Bronchiectasis symptoms

One of the first symptoms of bronchiectasis is a continuous, persistent cough that can last for months, even years. This cough is a body self-defense to the enormous amount of sputum produced, which may contain mucus, other particles and, if an infection is present, pus.1

Other symptoms may include changes in the smell of the breath, paleness, shortness of breath that worsens with exercise, wheezing, chest pain, and clubbing of the fingertips. Clubbed fingertips result from tissue beneath the nail thickening, so that the fingertips become rounded and bulbous.

More serious symptom can develop with time, possibly the result of serious lung infection. These may include a bluish skin color and a blue tint to the nails and the lips, confusion, rapid breathing, and running a high temperature (38C /100.4F).2

Bronchiectasis signs

When listening to the lungs with a stethoscope, a doctor will hear abnormal lung sounds such as a distinctive crackling noise when breathing in and out.3  These sounds reflect a buildup of fluid, mucus or pus in the small airways of the lungs.

Children with bronchiectasis may not grow at the same rate as other children, and/or may lose weight.

As the condition develops, or an infection sets in, people usually feel very tired and blood may be present in the sputum.

Signs of an infection include a more severe cough, with more mucus that is greener in color than usual and often with an unpleasant smell. People may also feel more tired and feverish, cough up blood, and experience sharp chest pain that worsens while breathing.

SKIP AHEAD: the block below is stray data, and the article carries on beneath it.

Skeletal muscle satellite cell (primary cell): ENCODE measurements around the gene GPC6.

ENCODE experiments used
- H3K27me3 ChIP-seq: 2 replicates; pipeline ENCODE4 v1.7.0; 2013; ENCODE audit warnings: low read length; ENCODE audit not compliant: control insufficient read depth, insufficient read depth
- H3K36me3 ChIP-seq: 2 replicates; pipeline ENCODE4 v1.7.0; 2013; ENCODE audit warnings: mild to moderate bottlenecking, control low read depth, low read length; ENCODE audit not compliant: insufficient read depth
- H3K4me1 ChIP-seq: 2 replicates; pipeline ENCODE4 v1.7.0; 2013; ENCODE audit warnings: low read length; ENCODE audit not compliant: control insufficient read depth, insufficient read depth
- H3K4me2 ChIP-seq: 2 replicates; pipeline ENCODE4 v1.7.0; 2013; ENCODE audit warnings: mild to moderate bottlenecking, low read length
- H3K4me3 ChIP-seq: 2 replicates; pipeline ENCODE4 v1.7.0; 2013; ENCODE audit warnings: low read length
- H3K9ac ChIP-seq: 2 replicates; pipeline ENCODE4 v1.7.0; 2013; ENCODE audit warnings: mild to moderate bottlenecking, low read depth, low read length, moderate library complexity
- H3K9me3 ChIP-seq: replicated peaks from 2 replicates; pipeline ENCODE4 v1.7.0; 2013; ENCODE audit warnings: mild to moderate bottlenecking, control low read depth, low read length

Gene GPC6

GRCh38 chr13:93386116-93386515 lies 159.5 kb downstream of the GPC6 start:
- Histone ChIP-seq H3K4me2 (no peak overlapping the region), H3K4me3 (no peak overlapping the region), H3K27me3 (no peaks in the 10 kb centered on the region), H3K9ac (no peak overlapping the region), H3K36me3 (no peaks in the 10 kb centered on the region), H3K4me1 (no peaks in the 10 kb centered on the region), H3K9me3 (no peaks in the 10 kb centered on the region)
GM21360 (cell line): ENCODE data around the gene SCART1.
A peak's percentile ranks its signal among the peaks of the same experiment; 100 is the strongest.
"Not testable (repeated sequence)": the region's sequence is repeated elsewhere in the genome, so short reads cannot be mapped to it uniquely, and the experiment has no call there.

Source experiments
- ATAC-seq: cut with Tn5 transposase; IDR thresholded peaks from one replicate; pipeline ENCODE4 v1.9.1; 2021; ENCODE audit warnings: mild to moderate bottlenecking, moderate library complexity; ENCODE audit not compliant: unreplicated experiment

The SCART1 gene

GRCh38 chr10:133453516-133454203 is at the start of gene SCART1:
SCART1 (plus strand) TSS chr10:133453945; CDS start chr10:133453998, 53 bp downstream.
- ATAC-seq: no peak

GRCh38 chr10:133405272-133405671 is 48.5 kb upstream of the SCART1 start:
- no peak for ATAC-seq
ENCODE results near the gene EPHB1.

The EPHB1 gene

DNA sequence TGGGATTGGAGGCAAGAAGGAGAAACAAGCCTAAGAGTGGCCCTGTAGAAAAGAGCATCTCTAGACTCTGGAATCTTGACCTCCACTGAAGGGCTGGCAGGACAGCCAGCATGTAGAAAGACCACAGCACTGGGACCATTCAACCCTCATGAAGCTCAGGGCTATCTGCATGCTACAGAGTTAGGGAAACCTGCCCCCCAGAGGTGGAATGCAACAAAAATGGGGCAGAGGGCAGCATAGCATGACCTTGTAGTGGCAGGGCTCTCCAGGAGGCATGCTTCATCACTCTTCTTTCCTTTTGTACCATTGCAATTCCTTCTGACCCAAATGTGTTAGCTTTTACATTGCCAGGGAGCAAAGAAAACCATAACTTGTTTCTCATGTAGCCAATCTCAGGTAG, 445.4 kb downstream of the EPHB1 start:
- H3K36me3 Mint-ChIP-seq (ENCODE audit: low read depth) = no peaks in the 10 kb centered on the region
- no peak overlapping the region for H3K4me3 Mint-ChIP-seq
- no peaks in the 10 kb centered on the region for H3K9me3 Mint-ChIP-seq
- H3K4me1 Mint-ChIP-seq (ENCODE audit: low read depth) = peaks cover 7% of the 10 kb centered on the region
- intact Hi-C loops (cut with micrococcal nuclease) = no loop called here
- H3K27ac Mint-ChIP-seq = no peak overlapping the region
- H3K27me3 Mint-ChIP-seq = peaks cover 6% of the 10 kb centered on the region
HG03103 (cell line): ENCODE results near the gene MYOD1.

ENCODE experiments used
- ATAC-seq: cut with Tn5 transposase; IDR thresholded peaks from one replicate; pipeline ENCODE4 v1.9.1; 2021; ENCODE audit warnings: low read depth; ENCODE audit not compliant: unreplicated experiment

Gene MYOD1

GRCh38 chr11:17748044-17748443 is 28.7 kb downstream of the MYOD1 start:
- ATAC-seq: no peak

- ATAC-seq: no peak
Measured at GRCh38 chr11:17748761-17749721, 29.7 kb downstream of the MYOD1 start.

If lung infections are not treated on time and become severe, they may require hospitalization.

 

Bronchiectasis News Today is strictly a news and information website about the disease. It does not provide medical advice, diagnosis or treatment. This content is not intended to be a substitute for professional medical advice, diagnosis, or treatment. Always seek the advice of your physician or another qualified health provider with any questions you may have regarding a medical condition. Never disregard professional medical advice or delay in seeking it because of something you have read on this website.

  1. https://www.nhlbi.nih.gov/health/health-topics/topics/brn/signs
  2. http://www.nhs.uk/Conditions/Bronchiectasis/Pages/Symptoms.aspx
  3. http://www.nhs.uk/Conditions/Bronchiectasis/Pages/Diagnosis.aspx
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